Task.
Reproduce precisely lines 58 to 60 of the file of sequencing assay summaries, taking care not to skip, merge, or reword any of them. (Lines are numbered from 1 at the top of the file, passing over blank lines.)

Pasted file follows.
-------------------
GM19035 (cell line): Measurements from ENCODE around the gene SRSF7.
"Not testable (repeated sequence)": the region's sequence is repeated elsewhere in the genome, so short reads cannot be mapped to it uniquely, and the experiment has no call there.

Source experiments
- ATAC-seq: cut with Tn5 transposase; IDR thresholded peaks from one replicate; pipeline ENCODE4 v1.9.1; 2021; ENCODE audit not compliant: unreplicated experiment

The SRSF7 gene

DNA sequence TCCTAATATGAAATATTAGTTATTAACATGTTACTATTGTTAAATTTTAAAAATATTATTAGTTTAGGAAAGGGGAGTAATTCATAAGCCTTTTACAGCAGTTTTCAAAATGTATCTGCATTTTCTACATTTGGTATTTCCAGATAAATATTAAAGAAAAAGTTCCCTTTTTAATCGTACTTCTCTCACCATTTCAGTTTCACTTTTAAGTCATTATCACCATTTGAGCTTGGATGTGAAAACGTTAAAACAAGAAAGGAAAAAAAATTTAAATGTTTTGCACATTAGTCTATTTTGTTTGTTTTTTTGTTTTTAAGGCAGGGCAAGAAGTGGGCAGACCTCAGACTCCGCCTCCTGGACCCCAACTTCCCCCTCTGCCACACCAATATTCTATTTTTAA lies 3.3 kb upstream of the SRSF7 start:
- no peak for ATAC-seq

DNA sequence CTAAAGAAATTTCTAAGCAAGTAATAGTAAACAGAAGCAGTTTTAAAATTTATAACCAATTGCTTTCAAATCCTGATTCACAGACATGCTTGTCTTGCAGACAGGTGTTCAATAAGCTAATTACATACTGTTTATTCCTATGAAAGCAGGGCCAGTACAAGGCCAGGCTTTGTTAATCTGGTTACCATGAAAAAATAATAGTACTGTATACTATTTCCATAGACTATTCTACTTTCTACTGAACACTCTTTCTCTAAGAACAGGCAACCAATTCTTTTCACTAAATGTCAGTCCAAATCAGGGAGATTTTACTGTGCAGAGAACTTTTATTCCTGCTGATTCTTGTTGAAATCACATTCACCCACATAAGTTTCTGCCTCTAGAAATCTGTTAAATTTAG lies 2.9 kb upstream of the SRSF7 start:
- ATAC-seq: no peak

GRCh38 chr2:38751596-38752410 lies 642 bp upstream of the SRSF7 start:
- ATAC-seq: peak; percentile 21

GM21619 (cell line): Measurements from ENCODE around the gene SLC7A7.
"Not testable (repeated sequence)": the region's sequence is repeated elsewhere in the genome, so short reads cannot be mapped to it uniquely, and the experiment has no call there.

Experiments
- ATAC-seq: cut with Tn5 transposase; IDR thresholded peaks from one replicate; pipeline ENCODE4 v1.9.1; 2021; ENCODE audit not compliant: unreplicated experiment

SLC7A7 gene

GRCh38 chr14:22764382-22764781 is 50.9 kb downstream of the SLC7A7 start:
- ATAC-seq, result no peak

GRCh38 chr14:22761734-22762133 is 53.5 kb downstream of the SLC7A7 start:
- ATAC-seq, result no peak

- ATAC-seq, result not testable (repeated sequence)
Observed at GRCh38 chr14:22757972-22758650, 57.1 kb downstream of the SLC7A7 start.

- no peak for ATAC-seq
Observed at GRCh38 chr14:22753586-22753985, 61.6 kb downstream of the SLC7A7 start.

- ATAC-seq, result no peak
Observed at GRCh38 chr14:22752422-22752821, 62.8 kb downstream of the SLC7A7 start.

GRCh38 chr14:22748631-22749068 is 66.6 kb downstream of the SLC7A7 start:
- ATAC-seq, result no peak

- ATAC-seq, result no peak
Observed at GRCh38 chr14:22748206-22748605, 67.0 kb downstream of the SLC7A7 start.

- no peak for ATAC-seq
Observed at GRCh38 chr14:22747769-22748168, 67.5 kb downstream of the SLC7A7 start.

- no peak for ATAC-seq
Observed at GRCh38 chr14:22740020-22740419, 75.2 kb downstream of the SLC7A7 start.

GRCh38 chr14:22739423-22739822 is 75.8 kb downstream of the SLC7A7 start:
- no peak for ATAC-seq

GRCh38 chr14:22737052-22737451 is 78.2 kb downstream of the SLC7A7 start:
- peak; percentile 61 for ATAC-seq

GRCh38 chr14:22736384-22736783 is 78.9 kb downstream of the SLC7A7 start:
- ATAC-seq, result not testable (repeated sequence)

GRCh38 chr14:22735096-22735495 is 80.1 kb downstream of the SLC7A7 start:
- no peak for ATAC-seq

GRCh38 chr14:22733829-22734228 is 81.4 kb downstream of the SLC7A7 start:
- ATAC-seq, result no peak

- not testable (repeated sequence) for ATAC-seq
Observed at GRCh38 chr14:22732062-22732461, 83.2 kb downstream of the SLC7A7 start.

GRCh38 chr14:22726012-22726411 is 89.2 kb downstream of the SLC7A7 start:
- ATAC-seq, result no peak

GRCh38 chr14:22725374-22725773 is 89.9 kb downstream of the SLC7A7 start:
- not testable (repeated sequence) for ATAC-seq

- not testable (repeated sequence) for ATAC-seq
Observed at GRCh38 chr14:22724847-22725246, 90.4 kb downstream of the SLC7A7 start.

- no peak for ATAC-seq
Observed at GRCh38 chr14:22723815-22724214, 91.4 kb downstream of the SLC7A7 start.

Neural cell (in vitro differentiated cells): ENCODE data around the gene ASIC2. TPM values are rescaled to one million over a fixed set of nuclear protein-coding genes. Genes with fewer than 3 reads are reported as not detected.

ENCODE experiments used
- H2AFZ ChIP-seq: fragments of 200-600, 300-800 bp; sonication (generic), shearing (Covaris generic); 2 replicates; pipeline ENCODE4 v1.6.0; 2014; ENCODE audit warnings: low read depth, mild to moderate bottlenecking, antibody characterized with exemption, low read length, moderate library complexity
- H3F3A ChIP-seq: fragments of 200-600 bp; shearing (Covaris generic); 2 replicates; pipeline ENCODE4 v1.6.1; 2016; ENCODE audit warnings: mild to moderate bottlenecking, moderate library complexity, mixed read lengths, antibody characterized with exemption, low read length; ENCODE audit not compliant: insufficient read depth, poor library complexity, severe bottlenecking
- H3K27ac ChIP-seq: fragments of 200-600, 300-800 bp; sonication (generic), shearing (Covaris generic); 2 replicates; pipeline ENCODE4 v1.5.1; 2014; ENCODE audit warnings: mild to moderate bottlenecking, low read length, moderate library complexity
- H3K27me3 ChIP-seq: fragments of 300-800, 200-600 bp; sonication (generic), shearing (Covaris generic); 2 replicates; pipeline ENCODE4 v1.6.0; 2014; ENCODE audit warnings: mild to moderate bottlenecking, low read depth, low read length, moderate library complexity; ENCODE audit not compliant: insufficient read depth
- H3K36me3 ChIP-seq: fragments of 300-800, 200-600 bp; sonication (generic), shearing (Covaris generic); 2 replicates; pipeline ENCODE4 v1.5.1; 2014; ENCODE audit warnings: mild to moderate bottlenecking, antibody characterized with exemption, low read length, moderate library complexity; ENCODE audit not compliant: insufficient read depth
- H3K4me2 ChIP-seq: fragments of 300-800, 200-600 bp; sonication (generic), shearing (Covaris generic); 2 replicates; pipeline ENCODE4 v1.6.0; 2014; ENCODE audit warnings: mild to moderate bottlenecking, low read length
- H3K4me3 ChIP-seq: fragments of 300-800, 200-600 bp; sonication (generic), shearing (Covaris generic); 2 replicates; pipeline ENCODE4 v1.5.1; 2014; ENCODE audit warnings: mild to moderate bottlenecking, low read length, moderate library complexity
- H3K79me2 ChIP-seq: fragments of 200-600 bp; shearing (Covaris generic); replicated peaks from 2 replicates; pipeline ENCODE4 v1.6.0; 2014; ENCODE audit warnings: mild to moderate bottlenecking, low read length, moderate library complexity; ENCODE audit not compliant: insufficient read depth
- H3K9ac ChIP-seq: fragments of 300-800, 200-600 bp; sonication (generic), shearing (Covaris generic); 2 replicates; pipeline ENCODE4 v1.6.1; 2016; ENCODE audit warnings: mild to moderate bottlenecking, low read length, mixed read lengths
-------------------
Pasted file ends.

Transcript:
- H3F3A ChIP-seq: fragments of 200-600 bp; shearing (Covaris generic); 2 replicates; pipeline ENCODE4 v1.6.1; 2016; ENCODE audit warnings: mild to moderate bottlenecking, moderate library complexity, mixed read lengths, antibody characterized with exemption, low read length; ENCODE audit not compliant: insufficient read depth, poor library complexity, severe bottlenecking
- H3K27ac ChIP-seq: fragments of 200-600, 300-800 bp; sonication (generic), shearing (Covaris generic); 2 replicates; pipeline ENCODE4 v1.5.1; 2014; ENCODE audit warnings: mild to moderate bottlenecking, low read length, moderate library complexity
- H3K27me3 ChIP-seq: fragments of 300-800, 200-600 bp; sonication (generic), shearing (Covaris generic); 2 replicates; pipeline ENCODE4 v1.6.0; 2014; ENCODE audit warnings: mild to moderate bottlenecking, low read depth, low read length, moderate library complexity; ENCODE audit not compliant: insufficient read depth